There is a back problem epidemic in the world because often these pains have been diagnosed on X-rays where we see things irrelevant  to the patient’s problem.

Research confirms this observation and in addition states that minor traumas, sudden movements or efforts have no relation to back pain.

Two recent studies (which won the Volvo Awards = like the Oscar for low back pain research) by Carragee et al. have refuted two extremely common practices in the world of spine care:

  1. the widespread tendency to find diagnostic answers in MRI abnormalities of uncertain   age and significance.

2. the reflexive linking of back pain to trauma;

They concluded that most findings on a MRI scan or X-rays are of uncertain significance and have no obvious connection to recent back pain episodes, because most people with those abnormalities are symptom free ( osteoporosis, annular tears, disc degenerations, scoliosis, spondylolysis, spondylolisthesis, congenital anomalies, etc. are common among both symptomatic and asymptomatic individuals).
New episodes of serious low back pain rarely have a relationship to new abnormalities on MRI scans (except in new disc herniations ) .

back painThe study blew also a large hole in the injury model of low back pain by demonstrating that serious back pain and disability do not stem from minor trauma, structural malformations, or a combination of the two.

Attributions of disc herniations are often blamed on discrete events like a fall, a slip or lifting at work (I would add an adjustment)  and often take on substantial medico-legal  importance, but according to the research by King et al. they are almost never accurate.

Their extensive literature review showed that under normal compressive loading, in upright or bent postures, it takes thousands of cycles of loading to rupture a disc. Therefore a traumatic event that occurred immediately before a sciatica should be viewed as “the straw that broke the camel’s back”.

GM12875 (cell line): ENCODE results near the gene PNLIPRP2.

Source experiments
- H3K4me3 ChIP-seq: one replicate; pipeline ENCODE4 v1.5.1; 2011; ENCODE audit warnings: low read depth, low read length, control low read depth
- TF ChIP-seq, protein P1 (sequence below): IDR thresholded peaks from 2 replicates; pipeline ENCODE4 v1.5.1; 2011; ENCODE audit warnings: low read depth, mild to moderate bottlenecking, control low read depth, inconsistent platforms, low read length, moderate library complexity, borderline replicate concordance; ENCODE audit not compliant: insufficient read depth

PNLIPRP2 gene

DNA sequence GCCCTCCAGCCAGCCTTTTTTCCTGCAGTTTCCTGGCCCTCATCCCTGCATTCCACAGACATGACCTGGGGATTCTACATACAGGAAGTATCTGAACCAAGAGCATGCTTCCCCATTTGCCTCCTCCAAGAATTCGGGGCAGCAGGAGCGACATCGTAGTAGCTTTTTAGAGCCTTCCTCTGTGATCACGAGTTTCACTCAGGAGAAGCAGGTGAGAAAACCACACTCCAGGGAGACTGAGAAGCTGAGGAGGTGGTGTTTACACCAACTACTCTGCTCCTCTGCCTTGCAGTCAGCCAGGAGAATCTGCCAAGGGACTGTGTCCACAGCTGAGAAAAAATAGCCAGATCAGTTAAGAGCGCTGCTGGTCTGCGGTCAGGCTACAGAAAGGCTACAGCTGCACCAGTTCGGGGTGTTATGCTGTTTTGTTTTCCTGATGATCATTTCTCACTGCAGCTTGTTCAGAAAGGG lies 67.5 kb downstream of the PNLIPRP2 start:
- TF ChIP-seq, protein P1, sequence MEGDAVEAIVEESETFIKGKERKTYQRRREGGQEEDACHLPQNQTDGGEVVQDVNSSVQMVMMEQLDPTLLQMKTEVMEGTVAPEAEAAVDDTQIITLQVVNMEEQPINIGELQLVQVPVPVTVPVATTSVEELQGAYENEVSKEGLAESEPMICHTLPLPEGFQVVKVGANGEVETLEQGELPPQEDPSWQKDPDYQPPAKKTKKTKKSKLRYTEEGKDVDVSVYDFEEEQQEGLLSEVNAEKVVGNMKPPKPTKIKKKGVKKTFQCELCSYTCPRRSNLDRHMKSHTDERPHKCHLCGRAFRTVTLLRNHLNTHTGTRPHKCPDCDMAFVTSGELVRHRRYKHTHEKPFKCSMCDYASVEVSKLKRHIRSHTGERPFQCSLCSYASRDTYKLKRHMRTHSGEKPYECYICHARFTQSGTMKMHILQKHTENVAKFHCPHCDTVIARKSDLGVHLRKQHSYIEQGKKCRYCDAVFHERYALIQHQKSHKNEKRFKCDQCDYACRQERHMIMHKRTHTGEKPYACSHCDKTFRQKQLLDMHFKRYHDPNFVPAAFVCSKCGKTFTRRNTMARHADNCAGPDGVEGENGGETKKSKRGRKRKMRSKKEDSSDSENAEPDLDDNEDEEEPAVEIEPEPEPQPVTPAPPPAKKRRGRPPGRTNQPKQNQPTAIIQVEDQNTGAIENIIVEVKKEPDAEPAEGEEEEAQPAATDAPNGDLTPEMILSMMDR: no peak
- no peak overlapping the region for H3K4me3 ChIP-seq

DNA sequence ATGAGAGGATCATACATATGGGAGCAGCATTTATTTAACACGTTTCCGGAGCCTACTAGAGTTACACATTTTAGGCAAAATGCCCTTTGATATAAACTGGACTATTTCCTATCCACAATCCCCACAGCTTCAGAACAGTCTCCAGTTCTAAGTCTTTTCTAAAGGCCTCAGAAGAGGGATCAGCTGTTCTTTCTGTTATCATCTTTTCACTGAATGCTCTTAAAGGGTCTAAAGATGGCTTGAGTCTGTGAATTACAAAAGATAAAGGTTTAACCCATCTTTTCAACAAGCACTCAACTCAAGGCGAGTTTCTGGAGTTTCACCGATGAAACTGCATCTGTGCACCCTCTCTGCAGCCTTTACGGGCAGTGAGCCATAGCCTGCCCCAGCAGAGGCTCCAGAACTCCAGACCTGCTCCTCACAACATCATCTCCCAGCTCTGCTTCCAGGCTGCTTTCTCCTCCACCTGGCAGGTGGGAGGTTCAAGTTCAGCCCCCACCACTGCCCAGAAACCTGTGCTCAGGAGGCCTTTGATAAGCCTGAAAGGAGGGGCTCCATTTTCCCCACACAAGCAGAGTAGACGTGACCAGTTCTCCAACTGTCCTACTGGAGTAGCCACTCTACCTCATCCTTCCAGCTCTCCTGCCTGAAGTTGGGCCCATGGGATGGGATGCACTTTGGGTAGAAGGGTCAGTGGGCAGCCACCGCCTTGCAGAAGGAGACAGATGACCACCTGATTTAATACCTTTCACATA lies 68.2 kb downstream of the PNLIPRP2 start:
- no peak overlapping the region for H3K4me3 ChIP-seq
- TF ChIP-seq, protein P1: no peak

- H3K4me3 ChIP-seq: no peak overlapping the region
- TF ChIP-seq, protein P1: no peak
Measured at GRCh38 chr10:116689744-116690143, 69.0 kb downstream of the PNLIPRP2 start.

So most attributions of discrete events as a blame for disc herniations are unscientific and perpetuate an injury model that doesn’t exist under normal human loading conditions.

back pain

Often, also sometimes to please patients, doctors prescribe X-rays that are absolutely irrelevant. This tendency to trust technology for symptoms such as headache, neck- or back pain is useless because most of the time it  does not help cure patients.


These findings confirm largely what we have seen over the years at the Sanrocco chiropractic clinic, that  X-Rays and MRI’s are more useful for finding contraindications to the use of certain chiropractic techniques than finding indications of what to treat. We also observed that X-rays are many times used by health professionals as an excuse for lack of knowledge and to prescribe drugs or useless surgery.


In other words, normal disc degeneration (i.e. normal spinal anatomy) has been turned by many “spine specialists” into a degenerative disc DISEASE and therefore used as a treatment indication. (If disc degeneration is a disease than you have a lot of sick people in the world.)